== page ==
Wall St Journal: FTC cracking down on hospital mergers
The Wall Street Journal published a particularly relevant article yesterday about the Federal Trade Commission’s (FTC) campaign against hospital mergers. According to the piece, despite some claims that hospital mergers will save costs and increase efficiencies, the FTC believes hospital chains have the opposite effect.
Federal Trade Commission Chairman Jon Leibowitz says some mergers can lock up local markets, leading to higher prices for patients and insurance companies with few other places to turn.
“If you want to do something about controlling costs in health care, you have to challenge anti-competitive hospital mergers,” he says in an interview.
So what is the FTC doing about it? It’s actually looking at mergers that have already happened and examining the market consequences of those new entities.
The agency found that some hospital deals had led to significant price increases.
“Some people thought hospitals could merge and there were no antitrust consequences,” Mr. Muris says. “The retrospective showed that wasn’t the case.”
The review led the FTC in 2004 to bring a case against a merger four years earlier of Chicago-area hospitals, accusing the combined entity of significantly raising prices for health insurers. The case ended in 2008 when the agency ordered some restrictions on the hospitals’ activities but didn’t seek to unwind the merger.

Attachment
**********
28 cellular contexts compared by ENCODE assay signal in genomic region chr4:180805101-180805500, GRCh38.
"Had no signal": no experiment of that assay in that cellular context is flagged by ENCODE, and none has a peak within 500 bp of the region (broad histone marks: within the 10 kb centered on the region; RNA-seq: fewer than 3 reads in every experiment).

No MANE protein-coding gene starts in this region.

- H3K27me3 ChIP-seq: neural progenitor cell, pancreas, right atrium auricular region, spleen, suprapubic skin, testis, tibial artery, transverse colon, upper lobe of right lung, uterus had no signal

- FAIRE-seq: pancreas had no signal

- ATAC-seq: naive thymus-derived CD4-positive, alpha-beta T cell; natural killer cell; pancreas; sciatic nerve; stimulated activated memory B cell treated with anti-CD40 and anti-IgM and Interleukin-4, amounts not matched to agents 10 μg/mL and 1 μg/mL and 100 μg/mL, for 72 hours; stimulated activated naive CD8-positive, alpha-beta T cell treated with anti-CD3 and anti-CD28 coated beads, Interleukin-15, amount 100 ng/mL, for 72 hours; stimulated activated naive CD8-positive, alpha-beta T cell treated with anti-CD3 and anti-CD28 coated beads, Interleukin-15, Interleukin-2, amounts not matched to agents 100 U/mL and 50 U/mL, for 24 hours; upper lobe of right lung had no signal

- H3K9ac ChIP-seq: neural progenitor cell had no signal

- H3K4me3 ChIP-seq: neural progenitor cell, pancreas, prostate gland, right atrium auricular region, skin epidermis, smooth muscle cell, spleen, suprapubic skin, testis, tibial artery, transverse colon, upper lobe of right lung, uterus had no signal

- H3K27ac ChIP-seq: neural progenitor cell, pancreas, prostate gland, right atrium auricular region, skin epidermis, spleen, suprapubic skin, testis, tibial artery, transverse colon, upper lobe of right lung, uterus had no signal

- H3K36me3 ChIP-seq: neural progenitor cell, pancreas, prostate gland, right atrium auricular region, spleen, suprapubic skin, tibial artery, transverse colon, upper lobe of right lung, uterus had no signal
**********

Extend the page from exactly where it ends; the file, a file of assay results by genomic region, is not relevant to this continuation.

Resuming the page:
Of course, this is very confusing. As the article points out, health care reform encourages doctors and hospitals to take a more collaborative approach to patient care, forming large groups called “Accountable Care Organizations” that share in the cost or the savings of providing holistic health care. How are hospital mergers so different from that? Don’t hospitals HAVE to band together to provide this kind of service?
The FTC argues that when large hospital chains get a monopoly, they have more bargaining power with health insurance companies and in the end get paid more for the same services than smaller, community hospitals. A study from Rhode Island’s Health Insurance Commissioner revealed that’s true in some cases in the Ocean State.
The data shows that on average Blue Cross Blue Shield and United Health Care pay Lifespan hospitals $5,000 more for the average patient stay than they pay smaller, community hospitals like South County or Landmark Medical Center. That’s one of the many reasons why Landmark says it ended up in receivership.
So what’s a community hospital to do? The logical conclusion is to team up with a stronger group of hospitals (AKA Steward Health Care System). But with that new bargaining power, Landmark will also get higher reimbursement rates, and the cost of health insurance will go up even more. That’s likely why the FTC is so concerned.
But Landmark shouldn’t freak out too much. The FTC may be focusing its regulatory power on hospital mergers, but according to the WSJ, the government doesn’t have much of a track record of preventing them.
From 1994 to 2000, the commission, the Justice Department and state regulators litigated seven attempts to block hospital mergers. They lost all seven. The Justice Department hasn’t brought a hospital-merger case since.